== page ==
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  • Problems With Humana Claims? Let APTA Know

    Physical therapists (PTs) in several states are reporting claims difficulties with Humana's commercial and Medicare Advantage insurance plans, but more input from providers is needed.

    Recently, PTs from several states including Florida, Ohio, Kentucky, Louisiana, Virginia, and West Virginia have contacted APTA about Humana-related payment issues that include the retroactive application of the multiple procedure payment reduction (MPPR), further reductions to in-network providers' rates through the MPPR, confusion around Humana's approach to anatomical modifiers, and inconsistent application of the 59 modifier, with denials occurring even when the modifier was visible on the claim.

    In addition, the association has received reports of providers having difficulty accessing Humana personnel to discuss claims issues, and a lack of notification when policies and processes change.

    APTA staff have been in discussion with a representative from Humana to facilitate a resolution to the problems. As part of those efforts, APTA is urging members to contact the association by email at advocacy@apta.org, or by phone at 800/999-2782, extension 8511, to share any new or ongoing issues they've had with Humana.

    Need more information on retroactive claims denials and adjustments? Check out this APTA webpage. Also available: resources from Humana on postpayment recoupment, claims coding processing edits, and gaining a better understanding of other Humana processes.

    AGs From 37 States Call for Better Insurance Coverage for Nonopioid Pain Treatment

    Attorneys general (AGs) from 37 states have let the insurance industry know that the fight against the nation's opioid crisis won't be won unless health care providers are encouraged to prioritize nonopioid pain management options, including physical therapy, over opioid prescriptions for the treatment of chronic, noncancer pain. But that encouragement won't have much impact unless it's accompanied by payment coverage policies that make the nonopioid approaches more feasible to pursue, they write.

    In a letter to America's Health Insurance Plans (AHIP), the health insurance industry's trade association, AGs affiliated with the National Association of Attorneys General describe the opioid crisis as "the preeminent public health crisis of our time." The AGs say that while addressing addiction and recovery are crucial components in solving the problem, the issue must also be addressed further upstream—namely in the ways opioids are overused as a treatment for pain.

    "The unnecessary over-prescription of opioid painkillers is a significant factor contributing to [the opioid epidemic]," write the AGs. "When patients seek treatment for any of the myriad conditions that cause chronic pain, doctors should be encouraged to explore and prescribe effective non-opioid alternatives, ranging from non-opioid medications…to physical therapy, acupuncture, massage, and chiropractic care."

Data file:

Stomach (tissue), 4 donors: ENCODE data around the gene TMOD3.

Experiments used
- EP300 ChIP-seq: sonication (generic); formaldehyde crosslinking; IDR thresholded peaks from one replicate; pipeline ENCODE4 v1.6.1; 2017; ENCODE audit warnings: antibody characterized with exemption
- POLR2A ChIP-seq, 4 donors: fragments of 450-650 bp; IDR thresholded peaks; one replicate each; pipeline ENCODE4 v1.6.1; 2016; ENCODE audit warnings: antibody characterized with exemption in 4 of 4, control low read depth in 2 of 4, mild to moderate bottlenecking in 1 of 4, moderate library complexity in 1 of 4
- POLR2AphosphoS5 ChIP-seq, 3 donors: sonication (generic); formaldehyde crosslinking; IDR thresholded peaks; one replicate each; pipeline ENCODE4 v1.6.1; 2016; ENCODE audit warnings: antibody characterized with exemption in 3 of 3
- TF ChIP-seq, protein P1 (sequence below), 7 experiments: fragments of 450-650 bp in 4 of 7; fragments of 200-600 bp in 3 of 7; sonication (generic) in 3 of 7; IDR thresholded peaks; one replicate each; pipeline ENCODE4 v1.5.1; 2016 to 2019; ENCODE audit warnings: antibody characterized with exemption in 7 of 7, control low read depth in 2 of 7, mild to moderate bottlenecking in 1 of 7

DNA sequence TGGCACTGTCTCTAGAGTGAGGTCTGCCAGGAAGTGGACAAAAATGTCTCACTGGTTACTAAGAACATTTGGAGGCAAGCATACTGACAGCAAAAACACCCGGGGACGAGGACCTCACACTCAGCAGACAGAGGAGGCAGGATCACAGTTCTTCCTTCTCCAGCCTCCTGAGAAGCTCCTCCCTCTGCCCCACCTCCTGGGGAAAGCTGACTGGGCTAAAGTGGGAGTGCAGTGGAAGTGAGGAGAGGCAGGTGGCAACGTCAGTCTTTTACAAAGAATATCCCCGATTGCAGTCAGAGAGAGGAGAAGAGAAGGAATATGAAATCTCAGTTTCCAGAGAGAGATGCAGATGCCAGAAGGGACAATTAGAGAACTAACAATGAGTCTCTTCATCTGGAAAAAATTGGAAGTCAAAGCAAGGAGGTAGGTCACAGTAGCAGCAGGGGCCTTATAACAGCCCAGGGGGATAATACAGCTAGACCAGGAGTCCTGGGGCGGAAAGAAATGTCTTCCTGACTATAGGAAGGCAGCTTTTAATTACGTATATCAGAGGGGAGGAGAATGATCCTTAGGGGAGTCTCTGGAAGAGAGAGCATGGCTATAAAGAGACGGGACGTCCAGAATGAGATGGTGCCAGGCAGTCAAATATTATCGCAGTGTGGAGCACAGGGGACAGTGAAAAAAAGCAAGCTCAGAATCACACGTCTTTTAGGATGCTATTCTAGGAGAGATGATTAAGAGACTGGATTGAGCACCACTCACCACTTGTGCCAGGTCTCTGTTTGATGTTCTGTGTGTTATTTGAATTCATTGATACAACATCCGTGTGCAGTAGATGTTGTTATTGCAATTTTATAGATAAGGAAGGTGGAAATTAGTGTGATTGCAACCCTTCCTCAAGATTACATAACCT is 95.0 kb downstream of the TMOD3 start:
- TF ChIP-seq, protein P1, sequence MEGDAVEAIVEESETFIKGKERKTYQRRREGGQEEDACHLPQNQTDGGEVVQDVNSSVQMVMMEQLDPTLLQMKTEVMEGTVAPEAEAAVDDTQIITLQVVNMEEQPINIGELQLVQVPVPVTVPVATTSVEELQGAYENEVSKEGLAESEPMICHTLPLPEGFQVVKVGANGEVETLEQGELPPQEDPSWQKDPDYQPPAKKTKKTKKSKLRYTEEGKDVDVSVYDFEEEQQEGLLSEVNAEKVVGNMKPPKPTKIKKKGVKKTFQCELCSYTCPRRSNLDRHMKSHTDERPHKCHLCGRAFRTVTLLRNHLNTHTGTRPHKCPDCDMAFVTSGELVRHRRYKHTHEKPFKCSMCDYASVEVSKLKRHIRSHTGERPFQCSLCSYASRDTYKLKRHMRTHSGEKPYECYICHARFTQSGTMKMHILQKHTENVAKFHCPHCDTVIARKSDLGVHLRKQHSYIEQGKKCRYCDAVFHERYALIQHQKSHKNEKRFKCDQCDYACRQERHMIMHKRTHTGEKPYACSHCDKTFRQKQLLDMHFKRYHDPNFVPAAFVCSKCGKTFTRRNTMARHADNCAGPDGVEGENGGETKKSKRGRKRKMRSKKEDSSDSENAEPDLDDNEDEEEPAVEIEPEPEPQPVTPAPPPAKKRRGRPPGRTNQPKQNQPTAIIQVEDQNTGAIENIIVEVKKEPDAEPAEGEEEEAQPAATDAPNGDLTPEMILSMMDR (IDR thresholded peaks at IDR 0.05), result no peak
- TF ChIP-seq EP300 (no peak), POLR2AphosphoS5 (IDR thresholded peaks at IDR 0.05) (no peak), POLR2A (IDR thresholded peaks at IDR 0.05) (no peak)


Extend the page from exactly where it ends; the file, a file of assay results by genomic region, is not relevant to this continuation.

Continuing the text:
The AGs write that the needed encouragement must come through insurance company incentives to follow a nonopioid treatment path. "Simply asking providers to consider providing alternative treatments is impractical in the absence of a supporting incentive structure," they write. "All else being equal, providers will often favor those treatment options that are most likely to be compensated."

    Besides helping to reduce the prevalence of opioids, nonopioid pain treatment is consistent with the science around pain management, according to the AGs. "Incentivizing opioid alternatives promotes evidence-based techniques that are more effective at mitigating this type of pain, and, over the long run, more cost efficient," they write. "Thus, adopting such policies benefits patients, society, and insurers alike."

    In a September 22 response, AHIP stated that its members "continue to expand and refine a comprehensive, multi-faceted approach to preventing and managing opioid misuse and related conditions," including "identifying alternative forms of pain management." The AHIP letter lists several member initiatives, including a push by Anthem to encourage providers to follow opioid prescription guidelines from the US Centers for Disease Control and Prevention. AHIP also states that it's working with some members on "exploring and improving access to non-pharmacologic pain treatments that have been proven effective in reducing pain."

    The AHIP letter also asserts that medical management—prior authorization, prescription tiering, plans that require "an evidence-based systematic approach to therapy," and the like—is 1 of the "most effective tools health plans have" in the battle against opioids, and has been mischaracterized as a "barrier" to treatment.

    "To effectively solve the opioid crisis, it must be addressed comprehensively by all stakeholders—from law enforcement and the justice system, to social services agencies and state Medicaid programs, to health care providers, pharmacists, health plans, and pharmaceutical companies," AHIP writes. "Only through collaboration and cooperation can we address—and solve—this crisis, and further improve efforts for prevention, education, intervention, and treatment."

    APTA's award-winning #ChoosePT campaign is aimed at informing consumers that physical therapy is an effective alternative to drugs for the treatment of pain. Housed at MoveForwardPT.com/ChoosePT, #ChoosePT includes a video public service announcement, as well as other targeted advertising and media outreach. Members can also learn more about the PT's role in pain management through offerings on PTNow, including a webpage with resources for pain management and an opioid awareness checklist.

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